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CAT Tips: How to solve para jumble problems

Last updated on: July 6, 2011 09:08 IST

How to solve Para Jumble problems

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An alumnus of St Xavier's College, Kolkata discusses interesting ways to solve para-jumble problems appearing in CAT.

On first look, Para-jumbled sentences may seem challenging for anyone. To begin with, you need to first find the links between the sentences. The goal in these types of sentences is to rearrange the sentences in the original sequence. It consists of a group of sentences that have been jumbled up. Let us look at Para Jumble (PJ) questions that appear in the CAT.

I am sure you can rearrange the above passage to make coherent sense, converting it from a confusing 'Para Mumble' to a solved Para Jumble! You can either view solving a Para Jumble as a tough task or a kind of a fun activity we used to do as kids assembling Jigsaw Puzzles. Trying out various permutations and combinations of the pieces till the full picture emerges. Arranging and rearranging the pieces till all of them are interlocked. In Para-Jumble questions, you will be given a paragraph made of four to five sentences whose original sequence has been changed and you have a few minutes to figure out what that original sequence was.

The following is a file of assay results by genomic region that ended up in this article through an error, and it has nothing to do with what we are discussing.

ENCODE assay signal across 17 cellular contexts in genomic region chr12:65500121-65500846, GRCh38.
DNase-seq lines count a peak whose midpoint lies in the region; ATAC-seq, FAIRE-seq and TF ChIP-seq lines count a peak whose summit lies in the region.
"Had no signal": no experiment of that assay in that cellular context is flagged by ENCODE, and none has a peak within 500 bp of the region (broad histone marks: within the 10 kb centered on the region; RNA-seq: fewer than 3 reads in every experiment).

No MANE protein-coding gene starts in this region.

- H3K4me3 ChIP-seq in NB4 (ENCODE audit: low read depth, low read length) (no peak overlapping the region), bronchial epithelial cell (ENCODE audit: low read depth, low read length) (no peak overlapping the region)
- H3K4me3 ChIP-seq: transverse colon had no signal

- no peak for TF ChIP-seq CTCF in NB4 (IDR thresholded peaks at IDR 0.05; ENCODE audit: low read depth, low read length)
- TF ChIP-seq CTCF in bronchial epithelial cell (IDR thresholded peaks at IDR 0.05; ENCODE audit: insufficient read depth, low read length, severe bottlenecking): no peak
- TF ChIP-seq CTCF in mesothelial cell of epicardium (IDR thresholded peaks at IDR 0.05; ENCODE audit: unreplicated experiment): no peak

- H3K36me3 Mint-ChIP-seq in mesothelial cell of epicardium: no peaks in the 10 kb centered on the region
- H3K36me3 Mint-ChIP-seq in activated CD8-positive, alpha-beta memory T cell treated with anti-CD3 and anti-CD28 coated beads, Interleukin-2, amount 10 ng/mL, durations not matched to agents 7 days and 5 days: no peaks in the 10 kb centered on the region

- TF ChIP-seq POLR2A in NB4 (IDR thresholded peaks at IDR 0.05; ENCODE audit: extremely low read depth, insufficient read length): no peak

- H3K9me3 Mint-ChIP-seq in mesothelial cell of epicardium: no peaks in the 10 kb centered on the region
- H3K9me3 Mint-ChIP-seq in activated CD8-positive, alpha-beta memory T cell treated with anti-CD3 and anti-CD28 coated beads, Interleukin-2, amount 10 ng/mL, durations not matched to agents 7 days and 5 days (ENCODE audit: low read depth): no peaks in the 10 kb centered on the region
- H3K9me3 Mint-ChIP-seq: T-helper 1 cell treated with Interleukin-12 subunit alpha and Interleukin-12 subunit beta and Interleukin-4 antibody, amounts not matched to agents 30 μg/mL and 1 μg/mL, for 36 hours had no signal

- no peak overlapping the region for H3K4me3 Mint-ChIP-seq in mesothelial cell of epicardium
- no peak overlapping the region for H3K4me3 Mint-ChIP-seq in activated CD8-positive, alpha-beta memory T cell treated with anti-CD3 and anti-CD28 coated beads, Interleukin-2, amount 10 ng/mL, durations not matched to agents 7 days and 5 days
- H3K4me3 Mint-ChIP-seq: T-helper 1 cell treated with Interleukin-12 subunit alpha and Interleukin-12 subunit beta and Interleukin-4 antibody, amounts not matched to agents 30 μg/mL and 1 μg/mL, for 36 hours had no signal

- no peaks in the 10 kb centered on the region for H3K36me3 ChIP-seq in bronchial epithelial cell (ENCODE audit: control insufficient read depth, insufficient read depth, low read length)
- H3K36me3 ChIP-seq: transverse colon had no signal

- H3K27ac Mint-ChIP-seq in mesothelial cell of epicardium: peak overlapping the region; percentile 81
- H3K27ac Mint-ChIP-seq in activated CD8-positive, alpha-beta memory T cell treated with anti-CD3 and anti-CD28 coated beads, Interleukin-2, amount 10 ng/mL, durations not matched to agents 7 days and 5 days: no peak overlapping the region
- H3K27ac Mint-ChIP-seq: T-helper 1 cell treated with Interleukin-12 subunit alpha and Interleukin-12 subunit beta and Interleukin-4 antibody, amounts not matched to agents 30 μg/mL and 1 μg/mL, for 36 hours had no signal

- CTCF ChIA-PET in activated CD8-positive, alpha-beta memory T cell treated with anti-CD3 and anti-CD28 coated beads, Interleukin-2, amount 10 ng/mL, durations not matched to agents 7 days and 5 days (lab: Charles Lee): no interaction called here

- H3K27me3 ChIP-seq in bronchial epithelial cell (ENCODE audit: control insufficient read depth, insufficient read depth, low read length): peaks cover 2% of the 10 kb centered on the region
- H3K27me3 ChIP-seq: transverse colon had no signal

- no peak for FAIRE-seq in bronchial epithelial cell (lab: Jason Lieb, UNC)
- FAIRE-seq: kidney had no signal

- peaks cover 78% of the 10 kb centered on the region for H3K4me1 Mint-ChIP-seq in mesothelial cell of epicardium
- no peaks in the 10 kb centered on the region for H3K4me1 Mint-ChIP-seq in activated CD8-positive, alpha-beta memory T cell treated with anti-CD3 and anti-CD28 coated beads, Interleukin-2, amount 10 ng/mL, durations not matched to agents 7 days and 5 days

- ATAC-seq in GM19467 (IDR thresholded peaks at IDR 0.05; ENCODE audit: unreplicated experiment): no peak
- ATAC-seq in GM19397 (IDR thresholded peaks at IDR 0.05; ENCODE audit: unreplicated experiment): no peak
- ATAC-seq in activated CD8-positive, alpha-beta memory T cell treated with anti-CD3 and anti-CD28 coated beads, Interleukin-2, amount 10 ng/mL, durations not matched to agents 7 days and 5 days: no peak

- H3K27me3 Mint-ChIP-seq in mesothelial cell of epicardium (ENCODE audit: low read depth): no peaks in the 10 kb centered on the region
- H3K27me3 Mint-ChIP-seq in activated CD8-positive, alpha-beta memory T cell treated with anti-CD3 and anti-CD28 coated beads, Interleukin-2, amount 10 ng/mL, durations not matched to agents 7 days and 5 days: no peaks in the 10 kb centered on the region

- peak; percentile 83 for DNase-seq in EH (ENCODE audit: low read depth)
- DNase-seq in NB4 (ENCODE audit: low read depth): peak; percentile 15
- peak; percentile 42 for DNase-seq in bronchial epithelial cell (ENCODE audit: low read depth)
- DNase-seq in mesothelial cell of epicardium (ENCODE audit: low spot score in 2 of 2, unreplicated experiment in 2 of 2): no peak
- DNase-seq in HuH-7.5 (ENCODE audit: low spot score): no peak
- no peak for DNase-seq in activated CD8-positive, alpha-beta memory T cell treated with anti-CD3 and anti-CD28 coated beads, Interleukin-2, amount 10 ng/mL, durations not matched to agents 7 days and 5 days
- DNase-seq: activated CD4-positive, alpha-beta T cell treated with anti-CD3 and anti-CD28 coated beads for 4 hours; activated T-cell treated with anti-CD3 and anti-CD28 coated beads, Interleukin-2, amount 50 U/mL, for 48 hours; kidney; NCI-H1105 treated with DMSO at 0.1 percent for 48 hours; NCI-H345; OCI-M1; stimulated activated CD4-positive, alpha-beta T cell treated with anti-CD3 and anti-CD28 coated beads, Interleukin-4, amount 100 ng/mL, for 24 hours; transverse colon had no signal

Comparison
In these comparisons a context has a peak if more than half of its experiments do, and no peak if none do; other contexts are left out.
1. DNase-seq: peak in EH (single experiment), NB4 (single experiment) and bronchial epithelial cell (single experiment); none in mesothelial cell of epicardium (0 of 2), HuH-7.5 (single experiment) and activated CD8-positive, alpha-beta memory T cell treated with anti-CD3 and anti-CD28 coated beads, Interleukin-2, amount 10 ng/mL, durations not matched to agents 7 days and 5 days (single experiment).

Why are PJ questions important?

Para Jumbles are significant because they have been regularly appearing in the CAT and other MBA entrance tests. There is a good chance of three Para Jumble questions appearing in the 20 questions of the Verbal Ability (VA) section. Which means that if you cracked the Para Jumbles correctly 20% of your VA score stands secured (assuming that you will attempt 15-odd questions in this section).

Secondly, and more importantly, PJs are one of those questions of the CAT in which you can improve your skills dramatically within a short span of time. Engineers have a special fondness for PJs as they appeal to the need for symmetry in their souls and let's face it it is probably one of the few areas of CAT VA where the scope of ambiguity is limited!

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Image: Find the links between the sentences
Photographs: Rediff Archives
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Try the 'free fall' approach

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Types of PJ questions

Para Jumbles broadly fall in three categories. In each category, the Jumbled sentences are coded with an alphabet (usually A, B, C and D).